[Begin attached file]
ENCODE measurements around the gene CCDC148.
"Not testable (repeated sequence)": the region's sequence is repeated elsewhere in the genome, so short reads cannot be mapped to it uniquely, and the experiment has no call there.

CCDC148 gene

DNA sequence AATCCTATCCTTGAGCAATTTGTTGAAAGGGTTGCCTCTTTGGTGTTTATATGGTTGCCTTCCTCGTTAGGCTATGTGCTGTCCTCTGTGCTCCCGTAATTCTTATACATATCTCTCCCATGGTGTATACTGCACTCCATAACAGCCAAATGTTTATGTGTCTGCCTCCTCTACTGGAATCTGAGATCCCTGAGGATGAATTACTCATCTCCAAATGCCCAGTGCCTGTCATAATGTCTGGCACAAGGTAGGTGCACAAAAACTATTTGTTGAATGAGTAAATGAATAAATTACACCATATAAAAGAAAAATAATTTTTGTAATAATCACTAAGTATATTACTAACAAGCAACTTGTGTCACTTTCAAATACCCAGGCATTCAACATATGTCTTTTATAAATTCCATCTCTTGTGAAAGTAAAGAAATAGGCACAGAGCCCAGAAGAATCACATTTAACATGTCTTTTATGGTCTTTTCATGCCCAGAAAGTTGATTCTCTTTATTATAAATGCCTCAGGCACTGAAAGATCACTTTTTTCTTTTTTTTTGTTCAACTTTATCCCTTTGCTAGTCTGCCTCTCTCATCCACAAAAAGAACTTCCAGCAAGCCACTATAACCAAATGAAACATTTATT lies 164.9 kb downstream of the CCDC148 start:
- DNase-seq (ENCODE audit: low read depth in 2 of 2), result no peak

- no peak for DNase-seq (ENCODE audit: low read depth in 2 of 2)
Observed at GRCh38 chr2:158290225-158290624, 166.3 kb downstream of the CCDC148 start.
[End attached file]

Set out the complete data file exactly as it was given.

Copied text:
ENCODE measurements around the gene CCDC148.
"Not testable (repeated sequence)": the region's sequence is repeated elsewhere in the genome, so short reads cannot be mapped to it uniquely, and the experiment has no call there.

CCDC148 gene

DNA sequence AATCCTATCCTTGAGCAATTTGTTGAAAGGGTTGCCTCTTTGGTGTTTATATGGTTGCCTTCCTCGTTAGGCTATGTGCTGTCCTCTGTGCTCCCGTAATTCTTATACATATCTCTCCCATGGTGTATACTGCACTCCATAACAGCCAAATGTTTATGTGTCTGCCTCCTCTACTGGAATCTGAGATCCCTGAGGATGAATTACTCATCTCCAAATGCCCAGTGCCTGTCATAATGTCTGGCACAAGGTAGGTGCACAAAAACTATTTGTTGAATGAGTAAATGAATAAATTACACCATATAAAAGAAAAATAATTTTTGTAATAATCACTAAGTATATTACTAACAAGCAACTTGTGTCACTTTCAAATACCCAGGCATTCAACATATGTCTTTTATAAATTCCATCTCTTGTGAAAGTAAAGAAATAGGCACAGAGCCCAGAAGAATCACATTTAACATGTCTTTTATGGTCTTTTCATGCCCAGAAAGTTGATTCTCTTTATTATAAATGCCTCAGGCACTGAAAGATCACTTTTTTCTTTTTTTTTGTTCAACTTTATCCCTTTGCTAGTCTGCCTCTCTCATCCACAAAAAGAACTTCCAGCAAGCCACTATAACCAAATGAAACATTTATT lies 164.9 kb downstream of the CCDC148 start:
- DNase-seq (ENCODE audit: low read depth in 2 of 2), result no peak

- no peak for DNase-seq (ENCODE audit: low read depth in 2 of 2)
Observed at GRCh38 chr2:158290225-158290624, 166.3 kb downstream of the CCDC148 start.